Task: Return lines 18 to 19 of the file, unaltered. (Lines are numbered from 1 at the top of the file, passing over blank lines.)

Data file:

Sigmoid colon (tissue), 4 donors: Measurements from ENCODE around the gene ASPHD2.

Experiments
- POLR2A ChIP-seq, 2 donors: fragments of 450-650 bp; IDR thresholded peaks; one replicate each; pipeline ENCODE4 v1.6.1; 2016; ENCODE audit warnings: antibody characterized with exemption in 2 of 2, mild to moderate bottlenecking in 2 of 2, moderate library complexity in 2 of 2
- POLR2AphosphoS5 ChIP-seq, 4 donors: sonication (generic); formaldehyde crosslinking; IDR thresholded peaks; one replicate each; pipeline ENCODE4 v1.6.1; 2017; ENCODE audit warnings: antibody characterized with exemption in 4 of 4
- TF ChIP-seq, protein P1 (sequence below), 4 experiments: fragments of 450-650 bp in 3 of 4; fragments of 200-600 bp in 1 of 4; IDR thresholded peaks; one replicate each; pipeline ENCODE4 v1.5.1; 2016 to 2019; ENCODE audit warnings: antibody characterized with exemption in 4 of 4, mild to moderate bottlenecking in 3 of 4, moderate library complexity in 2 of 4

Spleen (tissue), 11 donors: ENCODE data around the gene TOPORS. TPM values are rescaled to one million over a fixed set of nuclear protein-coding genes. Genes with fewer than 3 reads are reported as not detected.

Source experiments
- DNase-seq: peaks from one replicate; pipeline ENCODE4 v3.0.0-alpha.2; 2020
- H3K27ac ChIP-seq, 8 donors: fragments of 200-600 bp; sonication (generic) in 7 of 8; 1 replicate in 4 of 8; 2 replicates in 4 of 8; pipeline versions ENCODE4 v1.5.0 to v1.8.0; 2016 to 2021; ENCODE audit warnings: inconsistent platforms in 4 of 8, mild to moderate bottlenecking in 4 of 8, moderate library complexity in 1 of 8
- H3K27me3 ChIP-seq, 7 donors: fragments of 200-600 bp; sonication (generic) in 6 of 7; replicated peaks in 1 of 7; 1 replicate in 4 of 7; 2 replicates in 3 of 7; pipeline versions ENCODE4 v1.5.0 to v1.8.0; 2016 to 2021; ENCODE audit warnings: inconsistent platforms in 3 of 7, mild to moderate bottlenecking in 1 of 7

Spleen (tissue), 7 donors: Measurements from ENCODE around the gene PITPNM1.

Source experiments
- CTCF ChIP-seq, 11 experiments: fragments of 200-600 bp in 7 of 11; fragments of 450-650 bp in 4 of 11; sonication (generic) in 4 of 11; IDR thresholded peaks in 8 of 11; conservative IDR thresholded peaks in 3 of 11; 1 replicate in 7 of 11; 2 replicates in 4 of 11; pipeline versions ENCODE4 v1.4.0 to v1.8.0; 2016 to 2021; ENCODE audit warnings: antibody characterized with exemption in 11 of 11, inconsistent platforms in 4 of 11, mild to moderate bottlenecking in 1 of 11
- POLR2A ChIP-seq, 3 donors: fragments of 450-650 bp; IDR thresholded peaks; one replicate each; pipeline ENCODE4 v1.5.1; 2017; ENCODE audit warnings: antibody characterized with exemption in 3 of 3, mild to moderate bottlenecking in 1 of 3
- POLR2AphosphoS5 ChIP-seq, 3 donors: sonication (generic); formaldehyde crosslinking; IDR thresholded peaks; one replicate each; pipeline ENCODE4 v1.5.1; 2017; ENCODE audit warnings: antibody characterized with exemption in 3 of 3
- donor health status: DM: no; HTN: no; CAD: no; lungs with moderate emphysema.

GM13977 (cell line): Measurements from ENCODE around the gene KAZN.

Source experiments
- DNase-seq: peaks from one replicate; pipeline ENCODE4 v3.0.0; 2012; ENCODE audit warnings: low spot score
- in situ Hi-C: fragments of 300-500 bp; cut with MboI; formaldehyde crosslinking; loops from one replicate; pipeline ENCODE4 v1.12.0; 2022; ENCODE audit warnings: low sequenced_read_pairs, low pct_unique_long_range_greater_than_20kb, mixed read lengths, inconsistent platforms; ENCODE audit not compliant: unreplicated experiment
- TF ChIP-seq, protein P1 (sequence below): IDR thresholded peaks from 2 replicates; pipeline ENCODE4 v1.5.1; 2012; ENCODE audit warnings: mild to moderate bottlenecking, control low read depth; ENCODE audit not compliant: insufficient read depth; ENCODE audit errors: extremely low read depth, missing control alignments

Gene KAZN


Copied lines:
Source experiments
- DNase-seq: peaks from one replicate; pipeline ENCODE4 v3.0.0; 2012; ENCODE audit warnings: low spot score